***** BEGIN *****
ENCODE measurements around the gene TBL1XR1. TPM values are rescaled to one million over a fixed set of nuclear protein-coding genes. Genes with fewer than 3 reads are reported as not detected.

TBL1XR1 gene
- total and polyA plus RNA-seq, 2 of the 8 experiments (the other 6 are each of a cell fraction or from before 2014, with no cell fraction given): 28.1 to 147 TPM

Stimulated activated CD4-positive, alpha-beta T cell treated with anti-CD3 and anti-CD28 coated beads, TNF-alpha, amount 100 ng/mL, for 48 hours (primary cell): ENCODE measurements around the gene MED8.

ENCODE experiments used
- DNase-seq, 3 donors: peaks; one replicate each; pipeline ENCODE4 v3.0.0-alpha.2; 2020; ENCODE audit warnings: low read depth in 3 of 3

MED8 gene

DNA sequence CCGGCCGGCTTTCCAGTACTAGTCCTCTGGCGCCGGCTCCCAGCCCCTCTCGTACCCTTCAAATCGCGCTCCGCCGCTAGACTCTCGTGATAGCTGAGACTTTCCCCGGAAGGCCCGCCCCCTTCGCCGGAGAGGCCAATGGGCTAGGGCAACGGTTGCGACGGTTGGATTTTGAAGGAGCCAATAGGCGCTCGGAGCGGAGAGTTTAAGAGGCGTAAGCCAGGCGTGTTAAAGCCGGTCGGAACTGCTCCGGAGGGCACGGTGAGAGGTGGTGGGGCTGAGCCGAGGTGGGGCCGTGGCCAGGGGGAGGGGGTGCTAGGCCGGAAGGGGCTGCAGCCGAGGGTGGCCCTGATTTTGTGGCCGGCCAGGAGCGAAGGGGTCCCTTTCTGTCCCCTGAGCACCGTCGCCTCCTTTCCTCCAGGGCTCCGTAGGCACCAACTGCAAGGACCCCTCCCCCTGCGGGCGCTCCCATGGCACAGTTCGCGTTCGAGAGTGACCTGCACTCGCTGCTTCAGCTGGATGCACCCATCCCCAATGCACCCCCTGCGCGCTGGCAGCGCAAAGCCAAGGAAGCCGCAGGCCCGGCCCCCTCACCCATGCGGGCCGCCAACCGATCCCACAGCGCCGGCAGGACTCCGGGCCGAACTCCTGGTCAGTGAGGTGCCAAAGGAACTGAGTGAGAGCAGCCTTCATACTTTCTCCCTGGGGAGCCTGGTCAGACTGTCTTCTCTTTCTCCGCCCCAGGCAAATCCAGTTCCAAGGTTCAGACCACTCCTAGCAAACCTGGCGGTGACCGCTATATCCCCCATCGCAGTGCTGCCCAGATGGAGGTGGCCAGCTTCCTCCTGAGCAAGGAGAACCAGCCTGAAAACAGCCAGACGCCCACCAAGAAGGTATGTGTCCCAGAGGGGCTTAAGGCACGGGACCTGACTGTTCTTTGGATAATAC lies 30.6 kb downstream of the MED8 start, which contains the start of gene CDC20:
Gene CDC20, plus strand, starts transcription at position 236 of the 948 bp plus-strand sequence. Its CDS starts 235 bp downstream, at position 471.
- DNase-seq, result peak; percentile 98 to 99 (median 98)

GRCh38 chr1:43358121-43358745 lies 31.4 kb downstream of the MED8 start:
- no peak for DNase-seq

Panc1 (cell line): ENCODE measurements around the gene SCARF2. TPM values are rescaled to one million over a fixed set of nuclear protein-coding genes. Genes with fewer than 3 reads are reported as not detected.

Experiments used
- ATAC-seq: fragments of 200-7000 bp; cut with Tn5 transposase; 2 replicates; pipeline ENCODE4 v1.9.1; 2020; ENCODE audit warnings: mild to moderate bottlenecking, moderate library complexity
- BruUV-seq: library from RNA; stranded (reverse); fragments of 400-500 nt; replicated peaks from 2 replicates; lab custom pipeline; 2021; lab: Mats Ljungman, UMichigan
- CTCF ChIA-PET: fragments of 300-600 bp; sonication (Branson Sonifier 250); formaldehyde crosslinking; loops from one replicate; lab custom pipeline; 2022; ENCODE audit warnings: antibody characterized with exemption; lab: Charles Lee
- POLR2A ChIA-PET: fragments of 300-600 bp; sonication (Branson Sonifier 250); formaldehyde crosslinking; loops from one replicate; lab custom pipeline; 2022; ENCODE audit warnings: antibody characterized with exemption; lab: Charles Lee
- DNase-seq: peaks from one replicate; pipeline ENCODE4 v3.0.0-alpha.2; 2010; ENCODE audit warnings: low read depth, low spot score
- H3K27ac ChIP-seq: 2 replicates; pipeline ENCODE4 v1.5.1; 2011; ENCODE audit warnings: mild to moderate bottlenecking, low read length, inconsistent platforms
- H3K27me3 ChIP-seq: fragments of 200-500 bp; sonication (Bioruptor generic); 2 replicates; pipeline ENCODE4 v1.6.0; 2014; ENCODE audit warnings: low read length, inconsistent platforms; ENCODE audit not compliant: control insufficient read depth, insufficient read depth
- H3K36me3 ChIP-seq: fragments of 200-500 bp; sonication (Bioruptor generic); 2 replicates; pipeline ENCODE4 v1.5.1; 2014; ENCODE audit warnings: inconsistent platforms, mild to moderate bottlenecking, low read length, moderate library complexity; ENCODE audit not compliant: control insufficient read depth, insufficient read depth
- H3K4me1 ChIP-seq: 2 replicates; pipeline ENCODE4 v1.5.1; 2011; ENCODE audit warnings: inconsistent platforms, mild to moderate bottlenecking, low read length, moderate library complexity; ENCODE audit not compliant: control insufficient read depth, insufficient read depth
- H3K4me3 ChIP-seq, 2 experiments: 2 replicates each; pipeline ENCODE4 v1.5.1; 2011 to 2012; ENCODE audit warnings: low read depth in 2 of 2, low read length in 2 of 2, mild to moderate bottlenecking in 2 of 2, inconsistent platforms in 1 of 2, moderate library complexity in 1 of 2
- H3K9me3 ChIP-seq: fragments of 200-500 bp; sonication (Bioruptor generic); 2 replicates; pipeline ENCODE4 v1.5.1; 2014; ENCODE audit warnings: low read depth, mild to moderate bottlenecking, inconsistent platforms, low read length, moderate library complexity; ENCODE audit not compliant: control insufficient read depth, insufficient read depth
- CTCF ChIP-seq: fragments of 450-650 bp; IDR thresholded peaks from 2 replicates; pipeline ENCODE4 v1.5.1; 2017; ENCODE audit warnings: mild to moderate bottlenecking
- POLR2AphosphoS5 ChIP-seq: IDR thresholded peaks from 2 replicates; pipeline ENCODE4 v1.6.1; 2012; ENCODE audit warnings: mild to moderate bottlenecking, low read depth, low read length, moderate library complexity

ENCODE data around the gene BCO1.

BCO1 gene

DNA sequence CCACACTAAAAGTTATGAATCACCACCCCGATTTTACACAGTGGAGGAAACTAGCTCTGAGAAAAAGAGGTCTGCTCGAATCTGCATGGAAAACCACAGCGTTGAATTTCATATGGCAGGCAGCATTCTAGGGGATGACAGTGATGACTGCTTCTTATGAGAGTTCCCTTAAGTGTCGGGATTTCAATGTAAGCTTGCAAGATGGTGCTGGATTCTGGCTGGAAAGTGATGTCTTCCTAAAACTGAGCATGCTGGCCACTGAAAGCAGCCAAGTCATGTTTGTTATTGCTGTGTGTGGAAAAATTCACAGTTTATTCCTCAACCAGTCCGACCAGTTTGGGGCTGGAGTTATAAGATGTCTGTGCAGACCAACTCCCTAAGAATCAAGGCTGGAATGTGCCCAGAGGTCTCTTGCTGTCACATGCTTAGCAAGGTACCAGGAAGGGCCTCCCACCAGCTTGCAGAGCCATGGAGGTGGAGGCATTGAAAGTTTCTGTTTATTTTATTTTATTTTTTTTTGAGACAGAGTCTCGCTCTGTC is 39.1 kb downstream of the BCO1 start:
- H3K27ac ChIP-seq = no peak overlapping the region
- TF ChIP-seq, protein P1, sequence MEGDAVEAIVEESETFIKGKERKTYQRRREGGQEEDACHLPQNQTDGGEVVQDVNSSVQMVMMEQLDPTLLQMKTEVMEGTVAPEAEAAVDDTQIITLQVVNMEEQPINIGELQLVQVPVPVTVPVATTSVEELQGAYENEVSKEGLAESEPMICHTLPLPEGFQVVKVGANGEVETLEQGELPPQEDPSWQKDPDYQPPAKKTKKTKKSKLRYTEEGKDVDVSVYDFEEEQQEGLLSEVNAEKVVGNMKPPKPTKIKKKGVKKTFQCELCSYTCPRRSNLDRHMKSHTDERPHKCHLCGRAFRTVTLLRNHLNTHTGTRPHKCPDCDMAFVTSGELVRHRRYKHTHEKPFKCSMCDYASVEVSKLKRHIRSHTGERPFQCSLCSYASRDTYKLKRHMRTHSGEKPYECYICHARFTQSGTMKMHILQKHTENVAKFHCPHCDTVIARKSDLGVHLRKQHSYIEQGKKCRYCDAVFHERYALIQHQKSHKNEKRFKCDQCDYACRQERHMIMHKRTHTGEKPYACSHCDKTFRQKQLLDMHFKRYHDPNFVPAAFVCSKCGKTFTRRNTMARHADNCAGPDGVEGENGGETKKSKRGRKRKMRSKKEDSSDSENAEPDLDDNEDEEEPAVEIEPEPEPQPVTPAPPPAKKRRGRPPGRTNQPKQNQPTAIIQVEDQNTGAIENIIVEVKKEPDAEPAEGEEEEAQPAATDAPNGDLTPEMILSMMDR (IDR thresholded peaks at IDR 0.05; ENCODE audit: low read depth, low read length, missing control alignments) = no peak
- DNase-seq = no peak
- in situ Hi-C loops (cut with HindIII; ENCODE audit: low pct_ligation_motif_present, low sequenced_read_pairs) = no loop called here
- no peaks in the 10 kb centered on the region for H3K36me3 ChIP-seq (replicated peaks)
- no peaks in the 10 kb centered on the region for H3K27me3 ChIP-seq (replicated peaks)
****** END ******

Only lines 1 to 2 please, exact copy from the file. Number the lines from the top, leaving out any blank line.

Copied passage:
ENCODE measurements around the gene TBL1XR1. TPM values are rescaled to one million over a fixed set of nuclear protein-coding genes. Genes with fewer than 3 reads are reported as not detected.

TBL1XR1 gene